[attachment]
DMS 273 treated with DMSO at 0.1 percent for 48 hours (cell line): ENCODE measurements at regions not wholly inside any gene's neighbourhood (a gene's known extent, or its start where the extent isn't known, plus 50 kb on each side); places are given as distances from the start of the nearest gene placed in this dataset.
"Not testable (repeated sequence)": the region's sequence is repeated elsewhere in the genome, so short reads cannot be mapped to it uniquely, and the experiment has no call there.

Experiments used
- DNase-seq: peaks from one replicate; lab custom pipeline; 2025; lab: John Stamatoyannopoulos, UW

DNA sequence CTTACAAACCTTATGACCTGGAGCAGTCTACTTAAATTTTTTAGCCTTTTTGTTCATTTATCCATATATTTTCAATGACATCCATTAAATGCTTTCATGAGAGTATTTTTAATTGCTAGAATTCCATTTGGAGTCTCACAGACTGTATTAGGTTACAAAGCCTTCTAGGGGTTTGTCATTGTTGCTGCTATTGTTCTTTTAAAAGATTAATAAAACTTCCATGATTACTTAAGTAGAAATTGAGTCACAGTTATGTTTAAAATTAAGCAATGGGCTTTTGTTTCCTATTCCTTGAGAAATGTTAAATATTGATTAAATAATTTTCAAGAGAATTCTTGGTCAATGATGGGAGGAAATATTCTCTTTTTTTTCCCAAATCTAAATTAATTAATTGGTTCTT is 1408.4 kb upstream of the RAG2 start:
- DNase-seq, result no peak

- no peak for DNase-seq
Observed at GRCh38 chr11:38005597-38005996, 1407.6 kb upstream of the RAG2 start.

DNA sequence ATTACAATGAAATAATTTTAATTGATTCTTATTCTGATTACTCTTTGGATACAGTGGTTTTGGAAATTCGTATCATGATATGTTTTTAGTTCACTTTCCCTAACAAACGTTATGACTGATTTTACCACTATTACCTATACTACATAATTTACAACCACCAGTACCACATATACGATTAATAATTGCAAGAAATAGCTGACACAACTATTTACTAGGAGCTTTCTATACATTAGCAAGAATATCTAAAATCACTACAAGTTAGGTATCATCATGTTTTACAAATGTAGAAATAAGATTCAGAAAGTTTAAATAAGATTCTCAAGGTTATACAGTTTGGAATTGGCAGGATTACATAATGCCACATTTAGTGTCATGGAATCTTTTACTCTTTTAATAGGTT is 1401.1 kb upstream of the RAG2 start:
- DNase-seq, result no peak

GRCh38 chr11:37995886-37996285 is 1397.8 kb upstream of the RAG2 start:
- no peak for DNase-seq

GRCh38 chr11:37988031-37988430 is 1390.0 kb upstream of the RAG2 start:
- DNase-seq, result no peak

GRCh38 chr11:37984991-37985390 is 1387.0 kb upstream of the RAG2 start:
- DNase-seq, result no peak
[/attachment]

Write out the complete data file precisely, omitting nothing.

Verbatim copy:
DMS 273 treated with DMSO at 0.1 percent for 48 hours (cell line): ENCODE measurements at regions not wholly inside any gene's neighbourhood (a gene's known extent, or its start where the extent isn't known, plus 50 kb on each side); places are given as distances from the start of the nearest gene placed in this dataset.
"Not testable (repeated sequence)": the region's sequence is repeated elsewhere in the genome, so short reads cannot be mapped to it uniquely, and the experiment has no call there.

Experiments used
- DNase-seq: peaks from one replicate; lab custom pipeline; 2025; lab: John Stamatoyannopoulos, UW

DNA sequence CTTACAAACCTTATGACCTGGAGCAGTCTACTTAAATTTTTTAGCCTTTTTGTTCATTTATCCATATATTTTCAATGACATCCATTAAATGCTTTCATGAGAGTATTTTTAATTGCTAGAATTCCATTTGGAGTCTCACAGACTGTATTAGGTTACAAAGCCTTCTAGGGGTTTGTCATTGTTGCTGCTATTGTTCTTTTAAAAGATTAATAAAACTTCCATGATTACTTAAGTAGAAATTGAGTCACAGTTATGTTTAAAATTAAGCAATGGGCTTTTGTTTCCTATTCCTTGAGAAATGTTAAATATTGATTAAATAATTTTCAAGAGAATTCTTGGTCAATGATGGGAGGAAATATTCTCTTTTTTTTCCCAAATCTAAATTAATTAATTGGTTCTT is 1408.4 kb upstream of the RAG2 start:
- DNase-seq, result no peak

- no peak for DNase-seq
Observed at GRCh38 chr11:38005597-38005996, 1407.6 kb upstream of the RAG2 start.

DNA sequence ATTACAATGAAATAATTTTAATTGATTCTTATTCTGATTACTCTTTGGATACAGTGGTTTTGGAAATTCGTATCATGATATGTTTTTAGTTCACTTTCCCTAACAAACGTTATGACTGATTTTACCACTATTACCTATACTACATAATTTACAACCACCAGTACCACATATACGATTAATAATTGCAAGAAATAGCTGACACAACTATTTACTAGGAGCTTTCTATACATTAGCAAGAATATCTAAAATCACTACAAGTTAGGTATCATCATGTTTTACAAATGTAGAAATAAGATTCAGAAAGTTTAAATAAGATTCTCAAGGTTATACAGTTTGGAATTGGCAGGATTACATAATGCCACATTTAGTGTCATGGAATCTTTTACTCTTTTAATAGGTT is 1401.1 kb upstream of the RAG2 start:
- DNase-seq, result no peak

GRCh38 chr11:37995886-37996285 is 1397.8 kb upstream of the RAG2 start:
- no peak for DNase-seq

GRCh38 chr11:37988031-37988430 is 1390.0 kb upstream of the RAG2 start:
- DNase-seq, result no peak

GRCh38 chr11:37984991-37985390 is 1387.0 kb upstream of the RAG2 start:
- DNase-seq, result no peak